dr
> --

See above- no specific language, but language concerning penetration that
effectively prohibits it.
Anonymous
August 11, 2005 6:45:05 PM

Archived from groups: alt.cellular.verizon (More info?)

RICHARD GORDON wrote:

>
> Just reactivated a Startac 7868W (which has no GPS capability) using
> the 'Manage my Account' feature on the Web after a Verizon Store
> manager declined to do it.
>

Just reactivated my old Mot 7868 Aug 5th, using the Online ESN changer,
as a test too. I tried after VZW CS told me it was impossible.
Apparently this CS agent even tried her "backdoor" method and couldn't.

I just recieved a notice, on good authourity, that the VZW online ESN
changer stopped working after Aug 7th. Anyone get it to work after Aug
7th?

Suspected it would just take a little time before the online changer
was updated as well:( 

Whatever the validity of the FCC language and implementation is, VZW is
actively getting a lot of old phones off their network. Or they will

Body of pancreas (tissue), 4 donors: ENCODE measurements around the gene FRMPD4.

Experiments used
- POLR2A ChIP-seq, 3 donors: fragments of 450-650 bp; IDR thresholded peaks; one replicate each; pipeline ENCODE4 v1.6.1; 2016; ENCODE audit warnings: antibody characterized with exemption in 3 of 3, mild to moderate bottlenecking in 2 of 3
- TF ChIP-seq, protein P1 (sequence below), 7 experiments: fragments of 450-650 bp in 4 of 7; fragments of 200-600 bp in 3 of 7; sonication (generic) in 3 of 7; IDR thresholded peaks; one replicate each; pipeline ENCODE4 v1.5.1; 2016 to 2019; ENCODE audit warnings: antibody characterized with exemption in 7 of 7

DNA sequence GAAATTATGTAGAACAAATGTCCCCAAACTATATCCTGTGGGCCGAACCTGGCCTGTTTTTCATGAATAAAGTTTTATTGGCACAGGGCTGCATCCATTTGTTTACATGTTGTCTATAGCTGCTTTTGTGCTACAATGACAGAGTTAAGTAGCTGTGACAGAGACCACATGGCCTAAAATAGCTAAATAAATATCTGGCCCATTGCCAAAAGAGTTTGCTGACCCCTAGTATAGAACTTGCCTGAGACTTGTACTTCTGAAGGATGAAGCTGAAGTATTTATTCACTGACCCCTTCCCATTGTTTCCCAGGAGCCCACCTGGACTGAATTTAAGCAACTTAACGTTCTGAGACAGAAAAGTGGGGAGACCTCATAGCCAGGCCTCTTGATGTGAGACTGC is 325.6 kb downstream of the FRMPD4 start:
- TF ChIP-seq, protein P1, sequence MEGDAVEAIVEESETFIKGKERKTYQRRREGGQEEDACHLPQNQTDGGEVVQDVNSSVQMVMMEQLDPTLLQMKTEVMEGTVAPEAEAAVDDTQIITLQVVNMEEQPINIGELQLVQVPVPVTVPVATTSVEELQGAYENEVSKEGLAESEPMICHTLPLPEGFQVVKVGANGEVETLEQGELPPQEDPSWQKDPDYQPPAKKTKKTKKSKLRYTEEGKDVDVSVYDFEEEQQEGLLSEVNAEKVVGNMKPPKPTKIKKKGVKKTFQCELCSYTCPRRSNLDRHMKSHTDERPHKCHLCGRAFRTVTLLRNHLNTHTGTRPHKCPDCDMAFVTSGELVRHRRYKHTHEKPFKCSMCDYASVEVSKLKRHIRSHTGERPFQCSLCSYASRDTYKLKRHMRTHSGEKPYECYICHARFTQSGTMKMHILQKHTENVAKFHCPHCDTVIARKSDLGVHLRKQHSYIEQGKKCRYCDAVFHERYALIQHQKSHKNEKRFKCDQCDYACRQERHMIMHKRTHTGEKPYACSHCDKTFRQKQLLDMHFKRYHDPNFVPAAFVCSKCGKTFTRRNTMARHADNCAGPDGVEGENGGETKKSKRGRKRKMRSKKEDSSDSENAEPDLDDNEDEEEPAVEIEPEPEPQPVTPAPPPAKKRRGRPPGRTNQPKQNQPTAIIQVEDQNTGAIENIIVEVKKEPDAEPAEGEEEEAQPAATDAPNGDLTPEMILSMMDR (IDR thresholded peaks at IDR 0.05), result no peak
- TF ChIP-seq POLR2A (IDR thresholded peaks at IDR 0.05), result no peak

soon be changing them out.
Don't know exactly when 1x technology came out, but it seems about the
same time GPS enabled phones did. Anyone hear of a 1x phone that was
not GPS capable?

One obvious benefit to VZW is now customers won't be able to activate
any of those non 1x phones on the network. Since non 1x phones use
twice the bandwidth to call, due to older voice encoding technology,
the network capacity is going to increase quite a bit, as the non 1x
phones get premanently retired.
-
David
-
David
Anonymous
August 11, 2005 10:23:19 PM

Archived from groups: alt.cellular.verizon (More info?)

Scott wrote:
> "dr.news" <dr.news@better-price.biz.delete-the-obvious>
> wrote in message
> news:FPHKe.1242$FV1.775@newssvr33.news.prodigy.com...